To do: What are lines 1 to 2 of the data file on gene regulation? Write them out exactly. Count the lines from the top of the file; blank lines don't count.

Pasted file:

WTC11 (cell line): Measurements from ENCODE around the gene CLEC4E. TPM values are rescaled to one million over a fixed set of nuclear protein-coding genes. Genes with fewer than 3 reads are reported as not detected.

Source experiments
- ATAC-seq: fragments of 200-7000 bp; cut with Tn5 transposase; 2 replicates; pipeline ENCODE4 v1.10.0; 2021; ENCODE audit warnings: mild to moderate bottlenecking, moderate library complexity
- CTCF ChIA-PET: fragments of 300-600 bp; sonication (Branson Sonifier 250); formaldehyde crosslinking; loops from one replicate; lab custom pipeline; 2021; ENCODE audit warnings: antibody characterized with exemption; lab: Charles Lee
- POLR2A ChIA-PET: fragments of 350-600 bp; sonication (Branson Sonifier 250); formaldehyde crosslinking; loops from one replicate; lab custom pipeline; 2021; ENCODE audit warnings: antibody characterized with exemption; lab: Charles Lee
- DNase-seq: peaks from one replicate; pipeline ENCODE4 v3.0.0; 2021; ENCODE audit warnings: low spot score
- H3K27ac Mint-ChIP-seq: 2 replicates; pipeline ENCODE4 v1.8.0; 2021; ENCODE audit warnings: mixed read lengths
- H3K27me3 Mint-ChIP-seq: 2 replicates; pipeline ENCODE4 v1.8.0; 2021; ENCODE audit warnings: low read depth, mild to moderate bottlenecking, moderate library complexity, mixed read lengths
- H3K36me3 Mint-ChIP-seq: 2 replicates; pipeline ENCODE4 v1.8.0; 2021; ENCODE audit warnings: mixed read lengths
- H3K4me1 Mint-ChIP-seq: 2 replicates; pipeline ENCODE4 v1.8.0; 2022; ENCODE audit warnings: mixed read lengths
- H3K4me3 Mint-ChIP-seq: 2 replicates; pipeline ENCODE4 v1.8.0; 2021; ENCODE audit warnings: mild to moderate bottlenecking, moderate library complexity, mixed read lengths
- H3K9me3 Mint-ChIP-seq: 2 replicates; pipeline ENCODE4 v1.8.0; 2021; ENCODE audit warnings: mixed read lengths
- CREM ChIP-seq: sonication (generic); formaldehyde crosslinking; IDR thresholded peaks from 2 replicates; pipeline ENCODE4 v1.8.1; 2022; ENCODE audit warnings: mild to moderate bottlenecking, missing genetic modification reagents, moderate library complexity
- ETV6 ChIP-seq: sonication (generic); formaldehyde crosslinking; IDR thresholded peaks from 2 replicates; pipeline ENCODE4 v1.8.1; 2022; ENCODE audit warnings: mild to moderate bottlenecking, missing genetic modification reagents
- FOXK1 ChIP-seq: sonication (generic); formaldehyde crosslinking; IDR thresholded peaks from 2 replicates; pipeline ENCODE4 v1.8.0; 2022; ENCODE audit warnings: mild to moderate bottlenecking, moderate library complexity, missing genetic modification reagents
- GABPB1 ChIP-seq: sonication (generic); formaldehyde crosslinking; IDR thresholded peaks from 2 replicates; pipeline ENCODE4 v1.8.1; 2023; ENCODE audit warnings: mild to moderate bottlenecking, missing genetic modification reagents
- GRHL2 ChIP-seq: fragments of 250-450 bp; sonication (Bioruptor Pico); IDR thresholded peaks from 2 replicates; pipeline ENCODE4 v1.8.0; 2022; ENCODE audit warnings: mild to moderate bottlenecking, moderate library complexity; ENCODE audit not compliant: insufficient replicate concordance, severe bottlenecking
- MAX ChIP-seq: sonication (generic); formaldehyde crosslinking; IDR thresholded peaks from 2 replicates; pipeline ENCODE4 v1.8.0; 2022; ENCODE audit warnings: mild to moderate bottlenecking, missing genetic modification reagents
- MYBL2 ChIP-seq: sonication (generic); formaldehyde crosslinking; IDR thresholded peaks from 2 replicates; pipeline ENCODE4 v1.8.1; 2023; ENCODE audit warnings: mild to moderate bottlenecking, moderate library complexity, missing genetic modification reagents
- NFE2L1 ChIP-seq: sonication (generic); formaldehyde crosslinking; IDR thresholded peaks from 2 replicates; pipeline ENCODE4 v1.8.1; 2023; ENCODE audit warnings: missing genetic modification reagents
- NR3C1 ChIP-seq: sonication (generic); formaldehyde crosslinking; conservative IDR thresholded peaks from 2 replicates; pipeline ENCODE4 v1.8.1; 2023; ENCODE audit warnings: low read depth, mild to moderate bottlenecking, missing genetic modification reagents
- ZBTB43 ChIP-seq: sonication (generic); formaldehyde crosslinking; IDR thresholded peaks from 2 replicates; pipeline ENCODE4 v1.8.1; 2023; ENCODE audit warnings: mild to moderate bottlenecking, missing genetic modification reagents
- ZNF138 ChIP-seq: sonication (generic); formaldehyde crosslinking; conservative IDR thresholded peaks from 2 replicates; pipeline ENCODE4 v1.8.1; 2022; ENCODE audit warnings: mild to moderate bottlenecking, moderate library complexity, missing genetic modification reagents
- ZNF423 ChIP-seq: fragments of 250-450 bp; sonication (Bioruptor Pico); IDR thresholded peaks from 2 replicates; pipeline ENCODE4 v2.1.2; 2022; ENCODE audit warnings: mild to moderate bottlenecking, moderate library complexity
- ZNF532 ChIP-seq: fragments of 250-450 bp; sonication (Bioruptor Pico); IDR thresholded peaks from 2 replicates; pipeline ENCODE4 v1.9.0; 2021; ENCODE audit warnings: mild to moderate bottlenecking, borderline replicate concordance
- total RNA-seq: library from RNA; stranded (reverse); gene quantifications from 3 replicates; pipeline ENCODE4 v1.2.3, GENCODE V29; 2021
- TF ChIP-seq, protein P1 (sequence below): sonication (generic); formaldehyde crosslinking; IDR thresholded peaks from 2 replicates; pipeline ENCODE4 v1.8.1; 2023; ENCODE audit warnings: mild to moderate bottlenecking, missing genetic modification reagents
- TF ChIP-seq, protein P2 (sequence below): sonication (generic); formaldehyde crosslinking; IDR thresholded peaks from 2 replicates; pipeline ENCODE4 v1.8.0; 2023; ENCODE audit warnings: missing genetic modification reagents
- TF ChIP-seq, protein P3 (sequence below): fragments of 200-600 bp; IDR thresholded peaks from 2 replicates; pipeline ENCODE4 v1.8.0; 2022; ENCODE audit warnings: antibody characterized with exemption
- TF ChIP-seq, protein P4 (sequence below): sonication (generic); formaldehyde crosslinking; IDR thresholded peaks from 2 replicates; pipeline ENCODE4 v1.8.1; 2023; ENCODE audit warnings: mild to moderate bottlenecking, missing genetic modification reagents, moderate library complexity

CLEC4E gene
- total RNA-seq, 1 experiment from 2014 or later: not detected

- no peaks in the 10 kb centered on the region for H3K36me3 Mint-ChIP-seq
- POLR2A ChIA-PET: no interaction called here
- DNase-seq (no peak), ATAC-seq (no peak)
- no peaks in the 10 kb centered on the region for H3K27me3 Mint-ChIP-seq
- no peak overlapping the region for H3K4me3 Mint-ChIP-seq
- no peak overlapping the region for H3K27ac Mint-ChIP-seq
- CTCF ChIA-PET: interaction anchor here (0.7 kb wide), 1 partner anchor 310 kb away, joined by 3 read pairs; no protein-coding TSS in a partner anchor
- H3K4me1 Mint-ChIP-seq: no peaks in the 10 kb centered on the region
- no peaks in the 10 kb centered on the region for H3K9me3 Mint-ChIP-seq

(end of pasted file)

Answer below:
WTC11 (cell line): Measurements from ENCODE around the gene CLEC4E. TPM values are rescaled to one million over a fixed set of nuclear protein-coding genes. Genes with fewer than 3 reads are reported as not detected.

Source experiments